In general, fasting helps control hunger. This is partly because your body has a steady supply of fat and ketones for energy, without any wild swings in your blood sugar levels.
(Don’t get me wrong, you’ll probably feel hungry when you first start fasting, but the hunger gets less and less over time.)
But there’s a catch.
Some people feel hungrier when they take stevia, so it’s harder for them to keep fasting.
For example, Dr. Jason Fung (author of The Obesity Code and several other books about fasting that I mentioned above) has noticed this phenomenon with many of his patients.
That’s why he advises against using stevia while fasting.
Related Post: “Life in the Fasting Lane” Book Summary
Personally, I haven’t noticed any increased hunger from using stevia, and you may not either.
(I did find some research on stevia and satiety, but the test subjects tended to be eating cookies (or something similar), not fasting.)
If stevia makes you hungrier, don’t use it when you fast.
Otherwise, feel free to enjoy some stevia in your coffee or tea. 🙂
Stevia, and Fasting for Autophagy
Autophagy is a funny sounding word that literally means “self-eating”. It refers to when your body recycles old, worn out parts inside your cells.
It’s kind of like “spring cleaning” inside your cells.
Fasting powerfully stimulates autophagy, which ramps up roughly 24-36 hours into a fast.
Stevia has zero (or at least negligible) calories, and no protein, so intuitively it seems unlikely that it would prevent autophagy.
I don’t believe there’s any research about stevia’s impact on autophagy. I did find some “expert opinion” suggesting stevia probably won’t interfere very much with autophagy.
But no one really knows for sure.
If your main goal is to stimulate autophagy, stevia might be ok, but it’s probably better to avoid it just in case.
If you’re fasting for just about any other reason, go ahead and use stevia if it makes your fast easier or more enjoyable.
What Else Should I Know About Stevia?
Watch Out for Combo Sweeteners
I recently purchased an “Organic Stevia Blend”, only to discover when I got home that the first ingredient was erythritol, and then stevia. Oops.
I guess it was an imitation version of Truvia (which is also a mix of stevia and erythritol).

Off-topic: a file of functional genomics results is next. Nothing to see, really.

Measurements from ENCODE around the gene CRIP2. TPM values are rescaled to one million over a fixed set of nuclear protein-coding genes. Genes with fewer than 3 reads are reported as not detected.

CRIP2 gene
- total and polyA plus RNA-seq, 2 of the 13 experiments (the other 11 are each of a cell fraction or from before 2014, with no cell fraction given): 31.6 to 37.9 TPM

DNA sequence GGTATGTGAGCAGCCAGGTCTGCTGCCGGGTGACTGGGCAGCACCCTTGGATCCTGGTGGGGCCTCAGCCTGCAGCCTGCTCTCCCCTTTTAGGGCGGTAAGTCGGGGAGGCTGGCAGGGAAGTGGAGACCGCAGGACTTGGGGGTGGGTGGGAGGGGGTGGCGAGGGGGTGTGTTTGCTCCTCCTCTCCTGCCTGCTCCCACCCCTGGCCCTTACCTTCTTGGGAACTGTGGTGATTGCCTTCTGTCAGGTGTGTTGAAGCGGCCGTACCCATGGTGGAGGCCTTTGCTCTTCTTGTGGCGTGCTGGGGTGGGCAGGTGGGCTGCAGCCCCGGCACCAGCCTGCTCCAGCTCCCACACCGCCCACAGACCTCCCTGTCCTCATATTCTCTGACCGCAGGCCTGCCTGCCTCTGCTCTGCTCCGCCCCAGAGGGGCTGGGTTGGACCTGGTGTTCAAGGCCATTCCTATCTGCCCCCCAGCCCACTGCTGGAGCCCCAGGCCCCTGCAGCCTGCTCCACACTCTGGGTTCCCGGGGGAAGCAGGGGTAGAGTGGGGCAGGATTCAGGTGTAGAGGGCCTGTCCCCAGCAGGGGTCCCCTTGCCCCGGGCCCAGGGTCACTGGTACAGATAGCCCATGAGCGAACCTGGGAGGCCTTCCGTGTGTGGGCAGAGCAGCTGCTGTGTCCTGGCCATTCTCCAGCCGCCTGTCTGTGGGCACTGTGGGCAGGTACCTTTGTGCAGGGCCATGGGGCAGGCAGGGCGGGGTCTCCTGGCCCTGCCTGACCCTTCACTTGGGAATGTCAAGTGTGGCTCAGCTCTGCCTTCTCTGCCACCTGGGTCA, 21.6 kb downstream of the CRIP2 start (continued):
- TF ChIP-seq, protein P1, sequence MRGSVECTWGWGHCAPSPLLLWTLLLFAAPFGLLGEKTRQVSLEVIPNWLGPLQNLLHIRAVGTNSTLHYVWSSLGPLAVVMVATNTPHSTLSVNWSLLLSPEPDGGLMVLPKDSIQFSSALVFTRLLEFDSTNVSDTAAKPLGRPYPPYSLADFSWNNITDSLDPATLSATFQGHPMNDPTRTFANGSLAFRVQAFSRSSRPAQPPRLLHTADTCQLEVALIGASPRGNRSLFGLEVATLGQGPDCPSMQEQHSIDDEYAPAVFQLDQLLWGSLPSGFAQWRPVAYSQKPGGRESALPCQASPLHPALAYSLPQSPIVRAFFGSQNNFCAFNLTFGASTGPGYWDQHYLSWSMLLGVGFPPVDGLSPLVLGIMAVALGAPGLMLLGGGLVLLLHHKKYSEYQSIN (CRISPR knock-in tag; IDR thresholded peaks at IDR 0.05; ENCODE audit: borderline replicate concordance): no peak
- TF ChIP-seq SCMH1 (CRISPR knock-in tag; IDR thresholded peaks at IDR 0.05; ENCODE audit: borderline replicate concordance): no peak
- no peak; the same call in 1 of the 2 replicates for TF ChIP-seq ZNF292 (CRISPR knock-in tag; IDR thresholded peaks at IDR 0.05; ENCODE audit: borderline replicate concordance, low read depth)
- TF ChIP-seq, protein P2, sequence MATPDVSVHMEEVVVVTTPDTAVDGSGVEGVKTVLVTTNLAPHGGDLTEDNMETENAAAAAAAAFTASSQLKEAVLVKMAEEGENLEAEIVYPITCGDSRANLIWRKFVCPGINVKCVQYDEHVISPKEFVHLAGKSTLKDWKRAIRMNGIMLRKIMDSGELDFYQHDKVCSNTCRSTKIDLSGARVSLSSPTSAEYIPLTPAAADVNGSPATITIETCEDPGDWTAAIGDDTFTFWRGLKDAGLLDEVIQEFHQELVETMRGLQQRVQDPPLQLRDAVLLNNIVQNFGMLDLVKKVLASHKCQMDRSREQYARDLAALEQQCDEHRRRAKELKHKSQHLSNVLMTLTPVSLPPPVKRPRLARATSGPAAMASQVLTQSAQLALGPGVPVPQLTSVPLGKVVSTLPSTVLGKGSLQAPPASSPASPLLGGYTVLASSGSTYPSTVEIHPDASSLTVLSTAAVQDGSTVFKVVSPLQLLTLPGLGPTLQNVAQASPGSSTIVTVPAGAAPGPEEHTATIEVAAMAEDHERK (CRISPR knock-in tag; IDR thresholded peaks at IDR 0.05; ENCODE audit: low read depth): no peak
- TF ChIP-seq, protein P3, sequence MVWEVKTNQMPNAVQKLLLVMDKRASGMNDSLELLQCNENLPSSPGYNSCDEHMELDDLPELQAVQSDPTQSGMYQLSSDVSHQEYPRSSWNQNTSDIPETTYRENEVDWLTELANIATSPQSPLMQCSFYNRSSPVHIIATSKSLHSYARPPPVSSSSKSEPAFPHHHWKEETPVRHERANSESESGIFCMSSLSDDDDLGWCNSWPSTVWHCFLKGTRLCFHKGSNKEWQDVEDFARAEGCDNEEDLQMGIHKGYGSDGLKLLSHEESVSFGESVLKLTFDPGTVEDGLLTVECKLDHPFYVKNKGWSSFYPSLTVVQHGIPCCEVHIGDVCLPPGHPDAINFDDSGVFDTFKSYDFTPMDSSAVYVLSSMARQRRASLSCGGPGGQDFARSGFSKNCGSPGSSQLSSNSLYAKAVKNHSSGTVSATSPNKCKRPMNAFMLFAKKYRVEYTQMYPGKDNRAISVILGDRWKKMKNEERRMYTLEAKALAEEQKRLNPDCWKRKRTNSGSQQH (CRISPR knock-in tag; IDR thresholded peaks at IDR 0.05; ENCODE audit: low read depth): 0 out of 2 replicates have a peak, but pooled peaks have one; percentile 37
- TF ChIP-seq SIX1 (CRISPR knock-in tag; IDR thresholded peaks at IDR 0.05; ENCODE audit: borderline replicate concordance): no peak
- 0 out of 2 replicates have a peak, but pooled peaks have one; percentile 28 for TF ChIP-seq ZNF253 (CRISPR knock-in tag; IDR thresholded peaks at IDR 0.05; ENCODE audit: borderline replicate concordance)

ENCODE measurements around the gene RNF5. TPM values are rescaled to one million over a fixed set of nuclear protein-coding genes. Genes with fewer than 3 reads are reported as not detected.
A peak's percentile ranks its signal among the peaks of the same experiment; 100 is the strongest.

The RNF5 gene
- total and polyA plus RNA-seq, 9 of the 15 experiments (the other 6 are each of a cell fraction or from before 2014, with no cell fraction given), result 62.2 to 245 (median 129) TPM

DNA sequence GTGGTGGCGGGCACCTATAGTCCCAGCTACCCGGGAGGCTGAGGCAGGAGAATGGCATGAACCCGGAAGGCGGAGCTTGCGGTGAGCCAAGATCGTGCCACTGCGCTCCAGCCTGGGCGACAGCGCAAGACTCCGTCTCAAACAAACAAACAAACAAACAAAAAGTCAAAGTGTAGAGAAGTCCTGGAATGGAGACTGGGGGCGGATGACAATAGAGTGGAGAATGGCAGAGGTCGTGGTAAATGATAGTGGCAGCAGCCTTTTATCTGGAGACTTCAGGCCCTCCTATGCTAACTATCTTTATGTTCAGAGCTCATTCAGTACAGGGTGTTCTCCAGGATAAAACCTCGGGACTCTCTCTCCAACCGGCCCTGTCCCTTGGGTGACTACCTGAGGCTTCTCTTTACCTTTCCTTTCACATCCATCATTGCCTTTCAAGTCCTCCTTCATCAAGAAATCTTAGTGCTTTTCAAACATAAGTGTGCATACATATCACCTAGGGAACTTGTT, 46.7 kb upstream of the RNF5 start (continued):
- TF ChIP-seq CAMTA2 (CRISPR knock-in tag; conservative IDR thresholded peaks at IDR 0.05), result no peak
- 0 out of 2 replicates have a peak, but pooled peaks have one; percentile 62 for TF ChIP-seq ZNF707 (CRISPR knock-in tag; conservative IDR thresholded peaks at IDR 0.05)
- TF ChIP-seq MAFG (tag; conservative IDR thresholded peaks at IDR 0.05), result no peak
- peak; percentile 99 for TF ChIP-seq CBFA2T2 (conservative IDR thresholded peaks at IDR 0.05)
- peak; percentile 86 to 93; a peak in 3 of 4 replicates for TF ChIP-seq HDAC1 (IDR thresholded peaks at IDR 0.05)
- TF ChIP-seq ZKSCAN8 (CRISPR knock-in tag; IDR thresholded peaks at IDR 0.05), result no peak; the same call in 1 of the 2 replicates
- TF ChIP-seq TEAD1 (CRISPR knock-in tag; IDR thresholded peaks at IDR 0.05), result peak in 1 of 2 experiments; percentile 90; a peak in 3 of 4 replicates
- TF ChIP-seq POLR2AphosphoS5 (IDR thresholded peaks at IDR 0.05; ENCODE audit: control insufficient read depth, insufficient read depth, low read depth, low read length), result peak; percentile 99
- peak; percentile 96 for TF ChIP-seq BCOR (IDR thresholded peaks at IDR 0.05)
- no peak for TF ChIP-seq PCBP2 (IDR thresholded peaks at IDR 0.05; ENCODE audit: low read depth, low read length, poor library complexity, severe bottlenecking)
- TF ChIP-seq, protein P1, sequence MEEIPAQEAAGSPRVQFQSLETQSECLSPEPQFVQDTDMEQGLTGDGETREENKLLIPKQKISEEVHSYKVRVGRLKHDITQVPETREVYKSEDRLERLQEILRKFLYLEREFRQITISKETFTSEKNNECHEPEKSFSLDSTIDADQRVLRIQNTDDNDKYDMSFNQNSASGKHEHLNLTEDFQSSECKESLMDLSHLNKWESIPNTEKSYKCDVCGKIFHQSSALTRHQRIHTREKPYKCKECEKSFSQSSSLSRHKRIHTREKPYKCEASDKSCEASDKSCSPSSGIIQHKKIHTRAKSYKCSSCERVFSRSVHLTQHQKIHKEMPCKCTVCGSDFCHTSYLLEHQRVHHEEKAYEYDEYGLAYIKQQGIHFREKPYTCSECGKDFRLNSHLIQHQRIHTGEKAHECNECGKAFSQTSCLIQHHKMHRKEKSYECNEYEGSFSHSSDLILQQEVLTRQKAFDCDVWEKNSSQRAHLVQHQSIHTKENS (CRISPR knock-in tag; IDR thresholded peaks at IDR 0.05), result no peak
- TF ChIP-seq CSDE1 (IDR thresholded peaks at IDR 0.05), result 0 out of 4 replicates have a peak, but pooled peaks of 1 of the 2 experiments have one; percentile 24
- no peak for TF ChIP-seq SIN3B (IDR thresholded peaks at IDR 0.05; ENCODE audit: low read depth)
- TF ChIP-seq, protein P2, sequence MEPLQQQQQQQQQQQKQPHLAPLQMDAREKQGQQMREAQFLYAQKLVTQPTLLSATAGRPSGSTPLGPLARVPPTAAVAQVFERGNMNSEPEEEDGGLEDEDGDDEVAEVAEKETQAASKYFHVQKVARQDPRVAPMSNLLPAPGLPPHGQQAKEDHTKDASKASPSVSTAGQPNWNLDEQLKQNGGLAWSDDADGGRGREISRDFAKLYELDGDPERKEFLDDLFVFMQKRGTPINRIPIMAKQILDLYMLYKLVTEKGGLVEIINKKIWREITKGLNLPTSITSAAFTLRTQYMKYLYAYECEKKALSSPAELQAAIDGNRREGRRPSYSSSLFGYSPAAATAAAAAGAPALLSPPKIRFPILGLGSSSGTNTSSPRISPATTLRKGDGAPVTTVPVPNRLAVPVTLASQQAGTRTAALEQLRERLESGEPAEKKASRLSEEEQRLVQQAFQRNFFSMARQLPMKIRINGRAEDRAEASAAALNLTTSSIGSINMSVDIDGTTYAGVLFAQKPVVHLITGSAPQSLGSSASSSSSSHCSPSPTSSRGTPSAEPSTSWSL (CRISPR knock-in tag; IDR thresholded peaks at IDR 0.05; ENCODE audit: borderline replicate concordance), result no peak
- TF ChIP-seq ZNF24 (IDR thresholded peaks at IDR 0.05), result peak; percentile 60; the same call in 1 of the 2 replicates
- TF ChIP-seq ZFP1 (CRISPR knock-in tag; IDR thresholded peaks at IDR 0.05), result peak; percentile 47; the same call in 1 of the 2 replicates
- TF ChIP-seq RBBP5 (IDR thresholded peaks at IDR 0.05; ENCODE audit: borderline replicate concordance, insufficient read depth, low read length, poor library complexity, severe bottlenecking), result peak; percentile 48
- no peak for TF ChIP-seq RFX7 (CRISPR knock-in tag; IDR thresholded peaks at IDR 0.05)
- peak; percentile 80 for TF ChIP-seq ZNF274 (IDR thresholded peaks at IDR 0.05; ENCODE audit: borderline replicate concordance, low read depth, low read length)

Why does this matter?
You may find that you feel fine after using one sweetener, but another sweetener makes it harder for you to keep fasting.
Knowing what’s in the products you buy will make your detective work a little easier.
Stevia and the Gut Microbiome
Even though stevia may not affect our blood sugar, insulin, or fat burning directly to any significant degree, it does have indirect effects in our bodies.
That’s because stevia (and some other sweeteners) changes our intestinal bacteria (aka gut microbiome, or gut flora).
Research is still very limited, but there is increasing evidence that the makeup of our gut microbiome influences metabolism and various diseases, including diabetes, obesity, cancer, and even mental illness.
If you want to dive deeper, here’s a fascinating podcast episode about the gut microbiome.
How can you actually use this?
If you want to fully optimize your health, it’s probably better to stick with “whole foods” (when you’re not fasting), and avoid sweeteners and other processed foods as much as possible.
I’m not perfect about this either, but it’s a good concept to at least be aware of.
Sidenote: This is also a good reason to avoid taking antibiotics any time you don’t really need them (like almost every time you have a cold or sore throat, for example).
Stevia and Cancer
Why does this matter?
While I don’t think stevia will significantly increase your risk of cancer, maybe you should avoid guzzling down Zevia soda by the gallon. 🙂
When it comes to artificial or other processed sweeteners, try not to use more than necessary.
If I Choose to Use Stevia, How Much Should I Take?
There’s no hard-and-fast rule, just don’t go completely crazy.
A few “servings” per day (as defined on the package) is probably a reasonable amount.
Is Stevia the best sweetener to use while fasting?
Overall, stevia seems like a pretty reasonable option when fasting.
The same thing may or may not be true of other sweeteners.
More to come on these topics soon…after I do a bit more research.
For now, I’d say stevia is probably among the better choices when it comes to sugar substitutes to use while fasting. Allulose and monk fruit also seem like pretty good options.
Conclusion – What’s the Bottom Line?
I can’t emphasize this enough:
If stevia makes it easier for you to fast, it’s probably worth using it.
Fasting is still very beneficial even if you consume stevia.
However, if you’re one of those people who gets hungrier when you consume stevia, you should definitely avoid it while fasting.
When it comes to supplements and fasting, no two people are alike, so you’ll need to experiment and see what works for you.
As you get more experienced with fasting, your body will adapt, and you’ll probably feel less and less need to use stevia or other sweeteners while you fast.